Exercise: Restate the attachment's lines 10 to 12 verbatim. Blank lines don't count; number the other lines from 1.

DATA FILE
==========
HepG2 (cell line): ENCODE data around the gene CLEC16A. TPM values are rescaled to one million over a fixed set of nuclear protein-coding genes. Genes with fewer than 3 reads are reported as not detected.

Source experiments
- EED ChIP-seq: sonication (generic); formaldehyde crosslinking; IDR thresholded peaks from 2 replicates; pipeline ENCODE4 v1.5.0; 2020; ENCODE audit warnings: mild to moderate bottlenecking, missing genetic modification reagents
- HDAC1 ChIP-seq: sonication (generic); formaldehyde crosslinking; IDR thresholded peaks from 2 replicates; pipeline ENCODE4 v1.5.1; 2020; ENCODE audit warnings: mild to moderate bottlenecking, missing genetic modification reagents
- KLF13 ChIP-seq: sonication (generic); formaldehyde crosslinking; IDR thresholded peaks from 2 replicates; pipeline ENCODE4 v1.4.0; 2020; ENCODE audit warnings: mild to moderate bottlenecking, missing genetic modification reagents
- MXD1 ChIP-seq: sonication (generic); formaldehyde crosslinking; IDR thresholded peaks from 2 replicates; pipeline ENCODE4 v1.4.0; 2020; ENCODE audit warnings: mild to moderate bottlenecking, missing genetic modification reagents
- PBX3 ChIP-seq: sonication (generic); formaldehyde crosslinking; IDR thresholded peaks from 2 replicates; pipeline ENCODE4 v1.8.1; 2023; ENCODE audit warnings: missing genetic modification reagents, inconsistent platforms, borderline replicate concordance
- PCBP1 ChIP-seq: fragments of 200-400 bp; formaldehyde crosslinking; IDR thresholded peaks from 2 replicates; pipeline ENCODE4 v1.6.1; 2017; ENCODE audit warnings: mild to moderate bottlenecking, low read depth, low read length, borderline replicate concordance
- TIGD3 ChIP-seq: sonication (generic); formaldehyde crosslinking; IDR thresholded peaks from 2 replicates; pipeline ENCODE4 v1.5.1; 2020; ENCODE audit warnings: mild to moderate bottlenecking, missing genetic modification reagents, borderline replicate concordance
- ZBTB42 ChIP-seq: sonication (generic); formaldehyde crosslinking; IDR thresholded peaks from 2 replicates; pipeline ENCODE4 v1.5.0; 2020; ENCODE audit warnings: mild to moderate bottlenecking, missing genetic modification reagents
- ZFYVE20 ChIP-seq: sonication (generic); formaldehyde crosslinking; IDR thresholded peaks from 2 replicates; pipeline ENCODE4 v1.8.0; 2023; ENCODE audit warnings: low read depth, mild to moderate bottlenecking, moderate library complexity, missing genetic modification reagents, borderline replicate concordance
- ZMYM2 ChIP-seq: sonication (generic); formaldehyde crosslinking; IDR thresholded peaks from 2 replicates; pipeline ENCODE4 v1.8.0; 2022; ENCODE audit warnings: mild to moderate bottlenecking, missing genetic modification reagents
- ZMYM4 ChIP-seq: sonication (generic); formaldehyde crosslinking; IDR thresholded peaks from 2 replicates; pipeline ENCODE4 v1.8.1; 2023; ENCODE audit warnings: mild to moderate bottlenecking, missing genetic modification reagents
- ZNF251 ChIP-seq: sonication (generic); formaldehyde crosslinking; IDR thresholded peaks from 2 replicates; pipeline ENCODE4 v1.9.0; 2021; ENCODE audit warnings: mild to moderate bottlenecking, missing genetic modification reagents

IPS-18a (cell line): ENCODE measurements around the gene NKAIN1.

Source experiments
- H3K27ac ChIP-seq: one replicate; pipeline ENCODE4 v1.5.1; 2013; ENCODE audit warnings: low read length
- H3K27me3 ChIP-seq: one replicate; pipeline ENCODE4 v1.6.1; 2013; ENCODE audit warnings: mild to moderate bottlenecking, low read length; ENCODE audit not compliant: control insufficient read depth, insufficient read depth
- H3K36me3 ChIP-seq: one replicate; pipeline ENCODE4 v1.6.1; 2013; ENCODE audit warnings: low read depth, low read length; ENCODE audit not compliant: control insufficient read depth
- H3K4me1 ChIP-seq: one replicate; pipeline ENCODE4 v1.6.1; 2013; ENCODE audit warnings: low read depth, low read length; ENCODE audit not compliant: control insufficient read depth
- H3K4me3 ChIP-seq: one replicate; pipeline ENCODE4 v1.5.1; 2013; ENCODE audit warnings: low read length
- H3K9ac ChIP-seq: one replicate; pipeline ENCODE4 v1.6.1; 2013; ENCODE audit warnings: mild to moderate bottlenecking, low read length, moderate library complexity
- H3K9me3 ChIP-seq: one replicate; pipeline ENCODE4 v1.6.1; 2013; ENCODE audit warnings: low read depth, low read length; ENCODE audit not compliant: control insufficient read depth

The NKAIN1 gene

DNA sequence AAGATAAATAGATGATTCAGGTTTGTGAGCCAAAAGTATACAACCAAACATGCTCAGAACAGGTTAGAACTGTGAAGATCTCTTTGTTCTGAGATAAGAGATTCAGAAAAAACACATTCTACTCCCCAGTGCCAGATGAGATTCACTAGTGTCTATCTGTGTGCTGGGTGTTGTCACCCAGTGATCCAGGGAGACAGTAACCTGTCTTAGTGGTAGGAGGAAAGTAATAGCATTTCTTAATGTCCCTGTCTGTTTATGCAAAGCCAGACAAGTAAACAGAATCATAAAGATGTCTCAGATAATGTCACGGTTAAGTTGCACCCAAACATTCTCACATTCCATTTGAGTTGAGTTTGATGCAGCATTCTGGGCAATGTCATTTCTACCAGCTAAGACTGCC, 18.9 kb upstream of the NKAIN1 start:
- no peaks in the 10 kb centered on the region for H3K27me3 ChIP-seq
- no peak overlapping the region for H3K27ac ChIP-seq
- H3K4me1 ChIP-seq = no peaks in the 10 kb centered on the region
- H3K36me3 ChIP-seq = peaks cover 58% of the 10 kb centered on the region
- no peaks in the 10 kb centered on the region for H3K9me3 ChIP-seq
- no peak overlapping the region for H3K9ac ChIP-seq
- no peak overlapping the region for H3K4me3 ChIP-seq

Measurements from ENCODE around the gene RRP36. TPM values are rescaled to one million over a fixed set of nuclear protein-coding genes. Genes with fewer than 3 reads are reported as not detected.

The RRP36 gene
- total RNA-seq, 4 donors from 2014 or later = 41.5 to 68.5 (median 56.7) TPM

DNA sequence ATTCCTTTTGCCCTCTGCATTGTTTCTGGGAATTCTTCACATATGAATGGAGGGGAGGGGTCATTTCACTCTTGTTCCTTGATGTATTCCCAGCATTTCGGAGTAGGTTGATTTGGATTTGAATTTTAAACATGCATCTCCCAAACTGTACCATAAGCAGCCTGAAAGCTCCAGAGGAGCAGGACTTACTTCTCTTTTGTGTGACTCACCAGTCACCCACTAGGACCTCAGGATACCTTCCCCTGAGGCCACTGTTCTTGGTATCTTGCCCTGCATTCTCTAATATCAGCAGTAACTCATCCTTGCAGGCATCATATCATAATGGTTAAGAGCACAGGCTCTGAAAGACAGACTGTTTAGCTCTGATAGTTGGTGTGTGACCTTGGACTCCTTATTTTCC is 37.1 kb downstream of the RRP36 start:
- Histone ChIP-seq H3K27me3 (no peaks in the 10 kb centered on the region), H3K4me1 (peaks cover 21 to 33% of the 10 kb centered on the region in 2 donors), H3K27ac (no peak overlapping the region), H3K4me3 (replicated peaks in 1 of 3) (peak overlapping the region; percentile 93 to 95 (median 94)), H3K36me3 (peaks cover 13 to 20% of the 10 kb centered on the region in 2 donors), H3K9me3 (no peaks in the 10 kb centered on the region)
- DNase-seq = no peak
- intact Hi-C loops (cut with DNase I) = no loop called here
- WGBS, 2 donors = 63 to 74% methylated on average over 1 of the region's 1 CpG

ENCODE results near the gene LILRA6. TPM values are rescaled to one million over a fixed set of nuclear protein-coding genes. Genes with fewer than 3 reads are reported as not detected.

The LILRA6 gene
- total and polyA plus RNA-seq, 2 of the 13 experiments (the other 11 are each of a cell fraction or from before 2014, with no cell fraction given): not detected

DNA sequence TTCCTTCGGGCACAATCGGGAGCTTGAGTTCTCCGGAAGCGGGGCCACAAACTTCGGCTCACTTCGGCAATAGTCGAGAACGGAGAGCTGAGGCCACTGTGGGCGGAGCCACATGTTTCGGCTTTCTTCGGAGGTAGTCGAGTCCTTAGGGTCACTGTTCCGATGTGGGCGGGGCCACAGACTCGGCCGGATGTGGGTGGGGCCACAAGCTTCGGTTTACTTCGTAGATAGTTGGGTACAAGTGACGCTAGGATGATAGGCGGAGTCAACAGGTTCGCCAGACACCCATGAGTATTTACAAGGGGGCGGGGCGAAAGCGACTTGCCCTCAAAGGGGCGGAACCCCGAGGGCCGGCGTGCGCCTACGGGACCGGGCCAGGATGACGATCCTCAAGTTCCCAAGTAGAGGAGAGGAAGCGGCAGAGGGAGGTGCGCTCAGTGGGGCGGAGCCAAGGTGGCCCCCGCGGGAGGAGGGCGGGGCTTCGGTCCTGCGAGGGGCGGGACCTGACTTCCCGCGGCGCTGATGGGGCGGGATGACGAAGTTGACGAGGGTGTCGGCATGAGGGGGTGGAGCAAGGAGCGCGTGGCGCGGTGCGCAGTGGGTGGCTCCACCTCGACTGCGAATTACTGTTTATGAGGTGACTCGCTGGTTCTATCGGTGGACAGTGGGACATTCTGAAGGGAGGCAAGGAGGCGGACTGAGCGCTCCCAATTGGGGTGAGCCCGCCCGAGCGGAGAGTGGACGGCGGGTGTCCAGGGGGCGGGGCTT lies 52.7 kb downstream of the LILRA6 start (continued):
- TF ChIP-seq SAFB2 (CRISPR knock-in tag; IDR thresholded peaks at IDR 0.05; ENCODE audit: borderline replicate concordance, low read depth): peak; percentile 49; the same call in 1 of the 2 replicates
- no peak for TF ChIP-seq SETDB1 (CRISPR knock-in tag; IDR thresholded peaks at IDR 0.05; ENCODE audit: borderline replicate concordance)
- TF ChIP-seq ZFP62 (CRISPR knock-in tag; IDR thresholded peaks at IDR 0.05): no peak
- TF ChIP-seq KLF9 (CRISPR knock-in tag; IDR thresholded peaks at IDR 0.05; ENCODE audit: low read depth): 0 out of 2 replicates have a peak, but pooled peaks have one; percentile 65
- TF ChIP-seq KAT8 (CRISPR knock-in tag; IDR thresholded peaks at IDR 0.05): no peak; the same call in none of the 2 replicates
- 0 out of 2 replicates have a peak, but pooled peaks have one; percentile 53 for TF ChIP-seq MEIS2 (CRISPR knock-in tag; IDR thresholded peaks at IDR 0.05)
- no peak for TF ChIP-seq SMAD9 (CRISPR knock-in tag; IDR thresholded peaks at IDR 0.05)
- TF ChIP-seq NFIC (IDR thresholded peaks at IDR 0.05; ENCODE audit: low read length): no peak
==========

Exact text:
- ZBTB42 ChIP-seq: sonication (generic); formaldehyde crosslinking; IDR thresholded peaks from 2 replicates; pipeline ENCODE4 v1.5.0; 2020; ENCODE audit warnings: mild to moderate bottlenecking, missing genetic modification reagents
- ZFYVE20 ChIP-seq: sonication (generic); formaldehyde crosslinking; IDR thresholded peaks from 2 replicates; pipeline ENCODE4 v1.8.0; 2023; ENCODE audit warnings: low read depth, mild to moderate bottlenecking, moderate library complexity, missing genetic modification reagents, borderline replicate concordance
- ZMYM2 ChIP-seq: sonication (generic); formaldehyde crosslinking; IDR thresholded peaks from 2 replicates; pipeline ENCODE4 v1.8.0; 2022; ENCODE audit warnings: mild to moderate bottlenecking, missing genetic modification reagents